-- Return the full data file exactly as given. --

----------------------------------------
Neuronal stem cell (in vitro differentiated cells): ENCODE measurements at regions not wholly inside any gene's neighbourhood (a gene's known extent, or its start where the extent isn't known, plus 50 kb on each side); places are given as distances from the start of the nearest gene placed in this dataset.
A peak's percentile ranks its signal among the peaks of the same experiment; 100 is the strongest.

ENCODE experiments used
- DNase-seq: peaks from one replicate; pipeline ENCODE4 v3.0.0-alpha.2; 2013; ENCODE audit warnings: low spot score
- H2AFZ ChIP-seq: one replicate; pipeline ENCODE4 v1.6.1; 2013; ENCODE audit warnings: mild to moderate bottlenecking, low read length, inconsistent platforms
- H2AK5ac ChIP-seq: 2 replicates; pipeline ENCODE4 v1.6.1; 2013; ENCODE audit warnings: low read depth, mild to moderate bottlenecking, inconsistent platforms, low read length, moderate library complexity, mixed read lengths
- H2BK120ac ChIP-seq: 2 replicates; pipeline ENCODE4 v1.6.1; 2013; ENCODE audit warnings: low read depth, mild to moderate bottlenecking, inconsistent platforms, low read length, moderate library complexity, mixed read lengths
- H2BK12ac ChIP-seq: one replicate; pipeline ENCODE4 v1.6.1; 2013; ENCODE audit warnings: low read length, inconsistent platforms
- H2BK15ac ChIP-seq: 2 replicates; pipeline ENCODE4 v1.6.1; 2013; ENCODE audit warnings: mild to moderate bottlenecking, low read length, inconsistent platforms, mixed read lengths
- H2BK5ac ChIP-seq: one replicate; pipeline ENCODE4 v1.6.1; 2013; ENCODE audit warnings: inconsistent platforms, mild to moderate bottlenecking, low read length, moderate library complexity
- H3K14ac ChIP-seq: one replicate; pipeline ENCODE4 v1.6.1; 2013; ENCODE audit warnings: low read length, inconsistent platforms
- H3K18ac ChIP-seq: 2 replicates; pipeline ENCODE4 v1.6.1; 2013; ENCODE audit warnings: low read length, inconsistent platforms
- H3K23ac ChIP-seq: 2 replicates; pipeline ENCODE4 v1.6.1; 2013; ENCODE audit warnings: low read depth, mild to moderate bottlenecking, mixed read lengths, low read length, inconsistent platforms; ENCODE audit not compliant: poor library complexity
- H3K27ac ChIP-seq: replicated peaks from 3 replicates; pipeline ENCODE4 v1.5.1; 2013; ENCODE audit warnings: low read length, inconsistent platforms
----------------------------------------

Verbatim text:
Neuronal stem cell (in vitro differentiated cells): ENCODE measurements at regions not wholly inside any gene's neighbourhood (a gene's known extent, or its start where the extent isn't known, plus 50 kb on each side); places are given as distances from the start of the nearest gene placed in this dataset.
A peak's percentile ranks its signal among the peaks of the same experiment; 100 is the strongest.

ENCODE experiments used
- DNase-seq: peaks from one replicate; pipeline ENCODE4 v3.0.0-alpha.2; 2013; ENCODE audit warnings: low spot score
- H2AFZ ChIP-seq: one replicate; pipeline ENCODE4 v1.6.1; 2013; ENCODE audit warnings: mild to moderate bottlenecking, low read length, inconsistent platforms
- H2AK5ac ChIP-seq: 2 replicates; pipeline ENCODE4 v1.6.1; 2013; ENCODE audit warnings: low read depth, mild to moderate bottlenecking, inconsistent platforms, low read length, moderate library complexity, mixed read lengths
- H2BK120ac ChIP-seq: 2 replicates; pipeline ENCODE4 v1.6.1; 2013; ENCODE audit warnings: low read depth, mild to moderate bottlenecking, inconsistent platforms, low read length, moderate library complexity, mixed read lengths
- H2BK12ac ChIP-seq: one replicate; pipeline ENCODE4 v1.6.1; 2013; ENCODE audit warnings: low read length, inconsistent platforms
- H2BK15ac ChIP-seq: 2 replicates; pipeline ENCODE4 v1.6.1; 2013; ENCODE audit warnings: mild to moderate bottlenecking, low read length, inconsistent platforms, mixed read lengths
- H2BK5ac ChIP-seq: one replicate; pipeline ENCODE4 v1.6.1; 2013; ENCODE audit warnings: inconsistent platforms, mild to moderate bottlenecking, low read length, moderate library complexity
- H3K14ac ChIP-seq: one replicate; pipeline ENCODE4 v1.6.1; 2013; ENCODE audit warnings: low read length, inconsistent platforms
- H3K18ac ChIP-seq: 2 replicates; pipeline ENCODE4 v1.6.1; 2013; ENCODE audit warnings: low read length, inconsistent platforms
- H3K23ac ChIP-seq: 2 replicates; pipeline ENCODE4 v1.6.1; 2013; ENCODE audit warnings: low read depth, mild to moderate bottlenecking, mixed read lengths, low read length, inconsistent platforms; ENCODE audit not compliant: poor library complexity
- H3K27ac ChIP-seq: replicated peaks from 3 replicates; pipeline ENCODE4 v1.5.1; 2013; ENCODE audit warnings: low read length, inconsistent platforms